I opened the kitchen windows and let the cleanness roll in, let it blow away the old spirits. I drew it through the angled doorways and into the pinched corners where the cobwebs gathered to live cobwebbed lives. I invited it through the dull hallways and down the spiral staircase, where I let it rest on my shoulders in a games room that no one had played in for decades.
We sat like that, me and the cleanness, while Dave and his uncles talked about Wills and Estates and The Money She Had Saved, and when he came down to find me it was after six o’clock so we tried to order a pizza but no one delivered right up the hill.
‘I’ll make a lasagne,’ I said.
‘It won’t be as good as hers.’
‘Nothing will ever be as good as hers,’ I said, and even I wasn’t sure exactly what I meant. Ingredients were tucked away in every corner of that Kermit kitchen – tomatoes swimming in a bowl with mosaic fish, garlic hanging as a warning to vampires from a door jam, flour in a rusted tin labelled ‘SEMOLINA’ behind the pantry door. I poured my rough Bolognese into a ceramic dish shaped like a Christmas tree and I couldn’t find any parmesan so I grated a little tasty and hoped for the best.
He was right, though, it wasn’t as good as hers. Four of us sat around Francesca’s dinner table, eating tasteless mince and watery bechamel from Francesca’s plates, drinking stale red wine from Francesca’s glasses. She sat in the chair in the corner and watched as her brothers and son reminisced: nothing could compare to her panettone, Christmas would never be the same, she was literally a saint from heaven. I grew embarrassed for her, but each time I looked over she just sat there, hands folded in her lap, eyes fixated on Dave. Dave, whose hair was plastered against his drunken forehead in liquorice ribbons; whose swollen eyes hardly blinked, staring out at his empty world like black moons.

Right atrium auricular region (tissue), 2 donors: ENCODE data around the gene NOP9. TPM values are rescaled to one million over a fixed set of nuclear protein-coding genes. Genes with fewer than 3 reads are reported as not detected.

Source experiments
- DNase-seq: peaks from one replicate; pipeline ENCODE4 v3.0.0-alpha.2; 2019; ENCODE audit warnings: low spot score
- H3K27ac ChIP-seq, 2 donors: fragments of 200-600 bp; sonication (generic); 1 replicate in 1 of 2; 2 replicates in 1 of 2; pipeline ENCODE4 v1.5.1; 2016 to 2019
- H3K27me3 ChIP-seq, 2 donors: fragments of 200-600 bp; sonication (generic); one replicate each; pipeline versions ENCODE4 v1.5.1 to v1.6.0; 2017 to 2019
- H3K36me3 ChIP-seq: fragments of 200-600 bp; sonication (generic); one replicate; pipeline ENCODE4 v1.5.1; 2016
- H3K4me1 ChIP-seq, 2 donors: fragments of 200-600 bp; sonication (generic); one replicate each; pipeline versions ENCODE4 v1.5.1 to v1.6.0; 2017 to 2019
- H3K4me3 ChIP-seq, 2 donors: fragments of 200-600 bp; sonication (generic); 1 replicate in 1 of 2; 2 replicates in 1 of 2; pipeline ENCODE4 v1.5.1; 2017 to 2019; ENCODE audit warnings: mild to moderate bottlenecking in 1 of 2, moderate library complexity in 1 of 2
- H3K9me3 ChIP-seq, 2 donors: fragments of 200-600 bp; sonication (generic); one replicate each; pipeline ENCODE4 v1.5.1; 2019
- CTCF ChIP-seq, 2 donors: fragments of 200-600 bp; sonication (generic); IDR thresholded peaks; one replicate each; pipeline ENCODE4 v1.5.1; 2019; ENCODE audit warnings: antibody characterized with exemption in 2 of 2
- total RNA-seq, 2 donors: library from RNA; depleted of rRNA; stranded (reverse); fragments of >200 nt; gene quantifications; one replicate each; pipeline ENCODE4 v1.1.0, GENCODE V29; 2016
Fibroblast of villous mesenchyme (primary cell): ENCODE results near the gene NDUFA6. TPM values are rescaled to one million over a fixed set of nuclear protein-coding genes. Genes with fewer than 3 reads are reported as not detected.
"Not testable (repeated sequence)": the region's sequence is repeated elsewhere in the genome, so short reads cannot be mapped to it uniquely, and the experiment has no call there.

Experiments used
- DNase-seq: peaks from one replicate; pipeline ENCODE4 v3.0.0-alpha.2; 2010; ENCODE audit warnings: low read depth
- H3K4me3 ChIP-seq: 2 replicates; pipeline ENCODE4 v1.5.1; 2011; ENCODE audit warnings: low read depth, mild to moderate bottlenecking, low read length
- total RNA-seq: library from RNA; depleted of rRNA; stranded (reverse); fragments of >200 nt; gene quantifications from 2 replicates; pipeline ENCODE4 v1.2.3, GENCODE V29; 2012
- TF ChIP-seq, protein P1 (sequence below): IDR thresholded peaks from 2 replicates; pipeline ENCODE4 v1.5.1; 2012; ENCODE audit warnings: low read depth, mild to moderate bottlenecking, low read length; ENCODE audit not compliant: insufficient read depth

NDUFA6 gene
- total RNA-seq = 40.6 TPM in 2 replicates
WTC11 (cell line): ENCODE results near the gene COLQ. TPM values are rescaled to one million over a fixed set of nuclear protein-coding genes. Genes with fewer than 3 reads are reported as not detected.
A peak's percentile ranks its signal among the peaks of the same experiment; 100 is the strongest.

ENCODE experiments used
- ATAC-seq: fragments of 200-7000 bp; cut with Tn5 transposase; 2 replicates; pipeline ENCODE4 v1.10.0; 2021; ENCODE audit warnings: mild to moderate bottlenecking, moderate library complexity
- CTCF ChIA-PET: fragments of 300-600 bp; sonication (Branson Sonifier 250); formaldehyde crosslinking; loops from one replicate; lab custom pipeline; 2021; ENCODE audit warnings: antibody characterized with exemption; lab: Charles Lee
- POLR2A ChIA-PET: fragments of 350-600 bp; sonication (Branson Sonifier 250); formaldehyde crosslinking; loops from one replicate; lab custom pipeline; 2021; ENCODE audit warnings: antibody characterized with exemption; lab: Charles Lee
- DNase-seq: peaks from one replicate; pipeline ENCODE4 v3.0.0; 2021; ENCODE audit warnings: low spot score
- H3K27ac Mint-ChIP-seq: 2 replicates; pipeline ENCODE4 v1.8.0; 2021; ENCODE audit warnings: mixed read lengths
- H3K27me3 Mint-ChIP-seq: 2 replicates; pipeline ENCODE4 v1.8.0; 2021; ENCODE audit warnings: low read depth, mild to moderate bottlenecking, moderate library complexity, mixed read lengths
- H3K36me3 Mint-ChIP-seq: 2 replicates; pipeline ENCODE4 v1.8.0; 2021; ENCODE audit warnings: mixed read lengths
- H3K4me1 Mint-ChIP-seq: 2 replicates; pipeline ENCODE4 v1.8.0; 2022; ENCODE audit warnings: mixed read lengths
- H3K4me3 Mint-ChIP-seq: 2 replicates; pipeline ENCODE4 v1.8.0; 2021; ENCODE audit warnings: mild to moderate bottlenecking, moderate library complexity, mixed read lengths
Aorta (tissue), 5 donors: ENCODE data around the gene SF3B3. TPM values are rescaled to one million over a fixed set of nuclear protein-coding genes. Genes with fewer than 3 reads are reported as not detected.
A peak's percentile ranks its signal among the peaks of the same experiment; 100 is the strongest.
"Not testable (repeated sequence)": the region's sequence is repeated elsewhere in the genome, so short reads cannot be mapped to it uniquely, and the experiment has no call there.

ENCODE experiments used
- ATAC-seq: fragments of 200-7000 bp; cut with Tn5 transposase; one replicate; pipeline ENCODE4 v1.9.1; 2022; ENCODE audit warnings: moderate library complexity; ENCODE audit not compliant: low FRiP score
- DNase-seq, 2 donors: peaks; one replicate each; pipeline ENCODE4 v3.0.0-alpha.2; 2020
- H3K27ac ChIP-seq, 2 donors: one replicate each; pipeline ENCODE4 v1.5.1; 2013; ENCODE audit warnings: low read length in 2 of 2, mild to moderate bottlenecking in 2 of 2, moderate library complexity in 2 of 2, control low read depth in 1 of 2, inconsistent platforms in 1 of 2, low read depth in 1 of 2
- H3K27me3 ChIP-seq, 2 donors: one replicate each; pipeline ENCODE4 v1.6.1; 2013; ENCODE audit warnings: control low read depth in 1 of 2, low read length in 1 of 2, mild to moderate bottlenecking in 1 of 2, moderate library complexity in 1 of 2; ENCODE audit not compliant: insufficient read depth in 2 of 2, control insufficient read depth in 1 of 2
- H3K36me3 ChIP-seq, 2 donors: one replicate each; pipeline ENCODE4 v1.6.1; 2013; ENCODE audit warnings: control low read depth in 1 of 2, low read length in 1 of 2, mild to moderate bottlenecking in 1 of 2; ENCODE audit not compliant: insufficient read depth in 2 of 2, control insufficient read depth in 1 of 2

‘We should go home soon,’ I said. My hips ached from the hours of wooden stools and hard pews and funeral cars.
‘My mother died,’ he said.
‘I know she did.’ I reached for his hand. ‘But we gotta go home sometime.’
‘We are home,’ he said, and Francesca nodded.
And this is the rhythm of the second part:
I sit in the bedroom without her. I sit in the living room without her. When I’m really brave, I sit at the table with the wrought iron legs without her.
I never stand in the kitchen without her. We stand with our shoulders touching.
I find a wooden bench down behind the weeping cherry. Dave speaks for the first time in three days.
‘Your mum is here,’ he says. The garden fills with yellow light.
‘Mam,’ I say. Judy puts her hand on my shoulder.
‘My beautiful girl,’ she says, and the light is blue.
‘Do you think Hannah is in heaven?’ I ask him. It’s 6pm and we are in bed with lights out. Spring knocks on the window. ‘Piss off!’ I say, and the pollen foxtrots back to the garden.
‘Are you that fucking stupid?’ he says.
Hannah is in the hard ground. Hannah Miriam Alessi, died September 12th 2009, aged 4 hours. Where is her mother? Where is her mother?